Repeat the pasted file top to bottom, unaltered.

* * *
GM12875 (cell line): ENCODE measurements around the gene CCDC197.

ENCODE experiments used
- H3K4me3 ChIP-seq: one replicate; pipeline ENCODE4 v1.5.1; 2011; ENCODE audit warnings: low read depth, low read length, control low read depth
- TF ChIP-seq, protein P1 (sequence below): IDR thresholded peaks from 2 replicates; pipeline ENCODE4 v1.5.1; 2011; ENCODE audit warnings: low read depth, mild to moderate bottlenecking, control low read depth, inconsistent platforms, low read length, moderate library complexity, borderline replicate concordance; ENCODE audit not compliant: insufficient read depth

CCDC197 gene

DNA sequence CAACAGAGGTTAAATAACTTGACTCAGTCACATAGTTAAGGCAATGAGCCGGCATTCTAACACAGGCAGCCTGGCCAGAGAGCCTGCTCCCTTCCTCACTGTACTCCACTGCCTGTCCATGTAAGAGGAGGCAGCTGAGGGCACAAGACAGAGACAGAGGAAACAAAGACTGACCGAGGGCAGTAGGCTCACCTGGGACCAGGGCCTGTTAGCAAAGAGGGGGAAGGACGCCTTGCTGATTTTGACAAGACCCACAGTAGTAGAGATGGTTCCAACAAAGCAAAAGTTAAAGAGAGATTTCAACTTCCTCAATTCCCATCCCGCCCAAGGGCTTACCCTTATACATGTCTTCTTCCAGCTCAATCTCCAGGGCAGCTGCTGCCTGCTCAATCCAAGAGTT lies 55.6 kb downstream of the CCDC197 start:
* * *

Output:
GM12875 (cell line): ENCODE measurements around the gene CCDC197.

ENCODE experiments used
- H3K4me3 ChIP-seq: one replicate; pipeline ENCODE4 v1.5.1; 2011; ENCODE audit warnings: low read depth, low read length, control low read depth
- TF ChIP-seq, protein P1 (sequence below): IDR thresholded peaks from 2 replicates; pipeline ENCODE4 v1.5.1; 2011; ENCODE audit warnings: low read depth, mild to moderate bottlenecking, control low read depth, inconsistent platforms, low read length, moderate library complexity, borderline replicate concordance; ENCODE audit not compliant: insufficient read depth

CCDC197 gene

DNA sequence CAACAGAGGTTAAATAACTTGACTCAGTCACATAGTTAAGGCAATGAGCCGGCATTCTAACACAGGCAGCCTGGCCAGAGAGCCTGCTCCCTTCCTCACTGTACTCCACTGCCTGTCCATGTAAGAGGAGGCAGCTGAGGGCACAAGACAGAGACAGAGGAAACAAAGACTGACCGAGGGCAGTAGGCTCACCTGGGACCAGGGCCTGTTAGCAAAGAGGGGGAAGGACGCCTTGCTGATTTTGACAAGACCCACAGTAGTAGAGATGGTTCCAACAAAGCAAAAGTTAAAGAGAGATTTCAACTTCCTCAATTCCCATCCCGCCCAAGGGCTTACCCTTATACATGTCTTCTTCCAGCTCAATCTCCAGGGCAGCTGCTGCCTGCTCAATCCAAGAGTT lies 55.6 kb downstream of the CCDC197 start: